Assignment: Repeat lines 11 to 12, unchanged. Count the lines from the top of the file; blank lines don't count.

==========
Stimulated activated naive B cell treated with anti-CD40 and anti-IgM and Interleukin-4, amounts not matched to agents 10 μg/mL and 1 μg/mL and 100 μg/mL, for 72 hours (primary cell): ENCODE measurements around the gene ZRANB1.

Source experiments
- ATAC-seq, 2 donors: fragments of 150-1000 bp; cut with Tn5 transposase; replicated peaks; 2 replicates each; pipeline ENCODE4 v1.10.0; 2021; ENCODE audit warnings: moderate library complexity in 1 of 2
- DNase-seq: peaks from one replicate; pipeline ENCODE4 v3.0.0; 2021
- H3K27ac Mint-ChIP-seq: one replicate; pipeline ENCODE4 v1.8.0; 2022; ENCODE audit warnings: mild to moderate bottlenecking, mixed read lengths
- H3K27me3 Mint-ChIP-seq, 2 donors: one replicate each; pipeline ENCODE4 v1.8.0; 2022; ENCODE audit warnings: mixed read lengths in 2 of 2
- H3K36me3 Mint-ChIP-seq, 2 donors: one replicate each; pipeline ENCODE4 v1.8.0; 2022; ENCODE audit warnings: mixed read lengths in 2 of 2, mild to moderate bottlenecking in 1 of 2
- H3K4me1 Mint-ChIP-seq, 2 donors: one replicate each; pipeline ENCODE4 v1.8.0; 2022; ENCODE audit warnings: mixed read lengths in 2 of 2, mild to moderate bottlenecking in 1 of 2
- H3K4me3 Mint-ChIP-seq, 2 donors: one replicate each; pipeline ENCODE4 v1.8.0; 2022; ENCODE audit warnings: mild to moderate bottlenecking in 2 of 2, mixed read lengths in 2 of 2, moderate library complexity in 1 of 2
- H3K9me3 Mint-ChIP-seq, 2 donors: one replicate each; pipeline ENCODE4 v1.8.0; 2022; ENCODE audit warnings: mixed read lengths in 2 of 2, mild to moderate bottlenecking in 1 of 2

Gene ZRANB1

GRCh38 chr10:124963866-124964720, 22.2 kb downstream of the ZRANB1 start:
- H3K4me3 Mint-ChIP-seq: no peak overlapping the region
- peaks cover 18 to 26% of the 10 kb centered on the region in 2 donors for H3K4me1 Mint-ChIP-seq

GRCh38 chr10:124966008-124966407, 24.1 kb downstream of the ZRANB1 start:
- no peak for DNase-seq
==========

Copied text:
Gene ZRANB1

GRCh38 chr10:124963866-124964720, 22.2 kb downstream of the ZRANB1 start: